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The opinions expressed in this article are the writer’s own and do not reflect the views of Her Campus.

Deciding on a minor–– or whether you want to minor at all–– is no small feat. Sure, it won’t appear on your diploma, but there’s a lot of pressure to make yourself well-rounded. During my freshman year, I remember panicking over all of the options available to me. It made sense for my degree path to add another field of study, but is a minor right for you? It depends on your individual goals and if there’s even another academic area that interests you. 

Minors are great because they involve way less pressure than your average major class and because they allow you to explore your interests, even if those interests don’t necessarily relate to your target career. It gives you extra talking points in job interviews and experience to draw upon. That being said, some majors require so many involved classes that you might not be able to devote 18 credit hours to another area. While there are many benefits to a minor, it’s also not going to hurt you if you decide that it’s not worth the responsibility. 

I spent almost two years analyzing every minor that seemed even the tiniest bit interesting. I made flow charts to visualize my perfect academic experience, pro and con lists and appointments with my academic advisor. Even with all of that planning, I ended up choosing a minor because I was swept away by the lectures of my favorite professor and the implications of its field research. I chose sociology.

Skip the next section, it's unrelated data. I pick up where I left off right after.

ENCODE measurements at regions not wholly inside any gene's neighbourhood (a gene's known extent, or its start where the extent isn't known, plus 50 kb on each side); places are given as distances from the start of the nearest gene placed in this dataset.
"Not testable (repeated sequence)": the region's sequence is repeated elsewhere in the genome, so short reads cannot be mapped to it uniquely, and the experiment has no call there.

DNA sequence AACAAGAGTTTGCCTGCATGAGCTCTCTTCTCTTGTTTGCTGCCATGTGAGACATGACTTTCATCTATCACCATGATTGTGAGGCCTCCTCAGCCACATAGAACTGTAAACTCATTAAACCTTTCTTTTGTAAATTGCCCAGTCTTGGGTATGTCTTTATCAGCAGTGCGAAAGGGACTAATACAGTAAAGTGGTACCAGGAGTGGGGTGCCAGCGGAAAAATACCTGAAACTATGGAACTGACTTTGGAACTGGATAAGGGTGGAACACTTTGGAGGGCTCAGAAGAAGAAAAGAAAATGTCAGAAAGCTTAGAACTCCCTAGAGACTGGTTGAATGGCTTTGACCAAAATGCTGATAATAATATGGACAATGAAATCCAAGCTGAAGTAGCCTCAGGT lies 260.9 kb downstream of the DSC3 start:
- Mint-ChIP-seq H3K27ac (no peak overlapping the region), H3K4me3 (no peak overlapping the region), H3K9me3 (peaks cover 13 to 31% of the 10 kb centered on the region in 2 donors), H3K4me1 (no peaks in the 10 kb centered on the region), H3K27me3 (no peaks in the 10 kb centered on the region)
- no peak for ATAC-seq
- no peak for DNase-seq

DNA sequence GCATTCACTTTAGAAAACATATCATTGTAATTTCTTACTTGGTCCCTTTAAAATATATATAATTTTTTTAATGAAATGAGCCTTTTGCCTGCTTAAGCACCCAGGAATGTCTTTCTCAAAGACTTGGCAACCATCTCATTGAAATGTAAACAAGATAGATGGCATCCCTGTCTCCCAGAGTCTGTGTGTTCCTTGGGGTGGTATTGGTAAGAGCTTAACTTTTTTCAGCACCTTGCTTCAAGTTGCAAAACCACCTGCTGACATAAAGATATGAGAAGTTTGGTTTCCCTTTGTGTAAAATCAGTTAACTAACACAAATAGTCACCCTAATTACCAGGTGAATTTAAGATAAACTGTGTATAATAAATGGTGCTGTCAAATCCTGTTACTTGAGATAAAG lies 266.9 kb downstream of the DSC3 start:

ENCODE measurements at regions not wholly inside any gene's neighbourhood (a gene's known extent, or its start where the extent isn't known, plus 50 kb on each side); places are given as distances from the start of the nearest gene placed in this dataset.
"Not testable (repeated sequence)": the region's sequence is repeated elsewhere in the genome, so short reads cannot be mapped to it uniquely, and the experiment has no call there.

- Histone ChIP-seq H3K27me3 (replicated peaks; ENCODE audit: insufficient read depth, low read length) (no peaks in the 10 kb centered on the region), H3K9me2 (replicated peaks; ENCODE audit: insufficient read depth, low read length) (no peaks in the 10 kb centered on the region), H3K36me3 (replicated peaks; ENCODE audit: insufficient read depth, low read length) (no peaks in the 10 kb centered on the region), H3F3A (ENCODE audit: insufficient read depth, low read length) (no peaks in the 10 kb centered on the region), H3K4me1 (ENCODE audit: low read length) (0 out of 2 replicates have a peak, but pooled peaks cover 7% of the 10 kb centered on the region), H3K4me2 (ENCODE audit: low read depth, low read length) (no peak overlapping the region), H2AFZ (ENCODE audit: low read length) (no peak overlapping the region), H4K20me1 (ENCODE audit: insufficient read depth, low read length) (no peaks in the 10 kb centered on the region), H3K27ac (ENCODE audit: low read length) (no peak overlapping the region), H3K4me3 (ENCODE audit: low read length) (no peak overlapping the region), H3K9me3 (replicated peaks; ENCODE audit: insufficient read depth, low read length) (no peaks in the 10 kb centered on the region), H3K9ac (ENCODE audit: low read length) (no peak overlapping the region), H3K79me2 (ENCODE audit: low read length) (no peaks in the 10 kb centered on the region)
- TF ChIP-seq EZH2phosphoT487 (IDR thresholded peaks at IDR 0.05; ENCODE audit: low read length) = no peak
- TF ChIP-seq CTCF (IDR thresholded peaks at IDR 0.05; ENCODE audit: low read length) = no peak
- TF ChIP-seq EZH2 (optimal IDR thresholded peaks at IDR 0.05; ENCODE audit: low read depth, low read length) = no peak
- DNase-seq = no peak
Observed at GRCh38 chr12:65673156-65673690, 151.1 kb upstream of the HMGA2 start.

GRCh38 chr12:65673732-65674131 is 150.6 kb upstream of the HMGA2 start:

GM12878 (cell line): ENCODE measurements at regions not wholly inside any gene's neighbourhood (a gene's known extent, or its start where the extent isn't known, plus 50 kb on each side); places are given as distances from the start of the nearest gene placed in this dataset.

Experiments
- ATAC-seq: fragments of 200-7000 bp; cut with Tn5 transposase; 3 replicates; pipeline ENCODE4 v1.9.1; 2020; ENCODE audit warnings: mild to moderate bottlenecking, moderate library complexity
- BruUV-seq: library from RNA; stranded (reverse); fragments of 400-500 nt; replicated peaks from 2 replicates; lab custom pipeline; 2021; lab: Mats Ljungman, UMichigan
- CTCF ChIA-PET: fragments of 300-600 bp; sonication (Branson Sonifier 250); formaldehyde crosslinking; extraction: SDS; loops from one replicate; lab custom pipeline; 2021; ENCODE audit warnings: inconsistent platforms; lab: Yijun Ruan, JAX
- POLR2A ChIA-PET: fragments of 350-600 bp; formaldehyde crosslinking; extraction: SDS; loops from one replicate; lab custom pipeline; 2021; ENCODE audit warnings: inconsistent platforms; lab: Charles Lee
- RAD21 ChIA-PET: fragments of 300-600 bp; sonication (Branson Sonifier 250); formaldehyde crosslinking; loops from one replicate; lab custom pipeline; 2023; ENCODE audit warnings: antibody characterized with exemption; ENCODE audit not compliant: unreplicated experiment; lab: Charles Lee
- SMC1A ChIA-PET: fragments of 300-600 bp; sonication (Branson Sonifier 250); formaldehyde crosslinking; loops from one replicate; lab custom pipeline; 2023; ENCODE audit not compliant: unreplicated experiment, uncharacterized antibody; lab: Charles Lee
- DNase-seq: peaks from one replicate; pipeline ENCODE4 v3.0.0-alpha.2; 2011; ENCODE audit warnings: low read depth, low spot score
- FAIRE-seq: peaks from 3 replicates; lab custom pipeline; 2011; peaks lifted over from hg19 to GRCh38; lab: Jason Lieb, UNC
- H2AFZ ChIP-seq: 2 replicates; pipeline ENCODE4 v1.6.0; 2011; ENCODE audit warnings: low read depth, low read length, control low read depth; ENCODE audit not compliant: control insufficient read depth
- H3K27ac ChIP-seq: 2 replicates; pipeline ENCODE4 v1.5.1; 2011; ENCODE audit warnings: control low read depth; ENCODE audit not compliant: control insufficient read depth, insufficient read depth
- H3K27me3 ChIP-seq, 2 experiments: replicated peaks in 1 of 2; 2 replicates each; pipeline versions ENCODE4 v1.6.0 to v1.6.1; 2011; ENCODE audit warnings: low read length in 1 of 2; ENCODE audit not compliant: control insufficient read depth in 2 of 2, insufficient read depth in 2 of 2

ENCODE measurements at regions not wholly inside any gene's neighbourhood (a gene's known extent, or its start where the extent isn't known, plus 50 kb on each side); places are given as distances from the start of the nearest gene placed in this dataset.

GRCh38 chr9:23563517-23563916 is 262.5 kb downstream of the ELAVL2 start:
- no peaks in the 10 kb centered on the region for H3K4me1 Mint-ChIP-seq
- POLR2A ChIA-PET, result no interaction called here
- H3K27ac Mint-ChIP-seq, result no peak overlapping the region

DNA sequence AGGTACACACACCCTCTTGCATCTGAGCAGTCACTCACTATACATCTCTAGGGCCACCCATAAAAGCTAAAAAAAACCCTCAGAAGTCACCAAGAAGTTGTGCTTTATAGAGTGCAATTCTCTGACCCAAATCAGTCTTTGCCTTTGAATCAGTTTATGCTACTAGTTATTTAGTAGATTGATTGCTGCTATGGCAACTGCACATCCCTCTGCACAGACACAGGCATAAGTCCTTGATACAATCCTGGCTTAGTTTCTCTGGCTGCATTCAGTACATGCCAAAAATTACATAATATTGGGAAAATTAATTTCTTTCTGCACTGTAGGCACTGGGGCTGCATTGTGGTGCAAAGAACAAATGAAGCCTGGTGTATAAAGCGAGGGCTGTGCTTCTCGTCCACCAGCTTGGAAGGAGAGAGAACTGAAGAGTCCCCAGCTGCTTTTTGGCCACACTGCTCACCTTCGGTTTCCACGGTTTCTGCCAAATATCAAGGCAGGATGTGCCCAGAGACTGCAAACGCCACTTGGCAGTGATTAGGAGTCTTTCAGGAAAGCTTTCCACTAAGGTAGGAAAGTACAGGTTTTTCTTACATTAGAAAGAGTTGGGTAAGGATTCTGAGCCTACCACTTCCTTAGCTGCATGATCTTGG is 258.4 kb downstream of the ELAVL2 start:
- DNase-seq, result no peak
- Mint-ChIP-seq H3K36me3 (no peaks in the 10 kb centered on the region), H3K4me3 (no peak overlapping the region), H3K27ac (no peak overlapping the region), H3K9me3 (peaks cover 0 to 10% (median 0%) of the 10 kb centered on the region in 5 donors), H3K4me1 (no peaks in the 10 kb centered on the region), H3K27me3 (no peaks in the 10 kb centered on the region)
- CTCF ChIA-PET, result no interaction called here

The best way for me to commit to a minor was by experiencing a class that I genuinely connected with. The next semester, I signed up for another one. Then another one. At one point, I considered changing my major to sociology, but I realized that I can love something and not want to devote my life to it. My minor enhanced my interest in research, connected me to faculty mentors and introduced me to social justice causes that I’m passionate about. It was absolutely worth it for me to take a break from my typical English classes in order to immerse myself in another field. 

If you’re considering a minor, speak to your academic advisor and other students who are currently taking the classes that you’re considering. They’re your best resource for learning how your minor and major can coexist. 

College is about new experiences–– both social and academic. If you’re paying tuition anyway, you might as well take a chance on a subject that you might not otherwise get to study. Whether it ends up fitting into your big picture aspirations or not, you’ll be glad that you took advantage of every academic opportunity.

Lauren Textor is a junior at the University of Missouri-Kansas City who is studying English. She is one of UMKC's Campus Correspondents. In her free time, she enjoys hiking, painting, and sight-seeing at possibly haunted locations.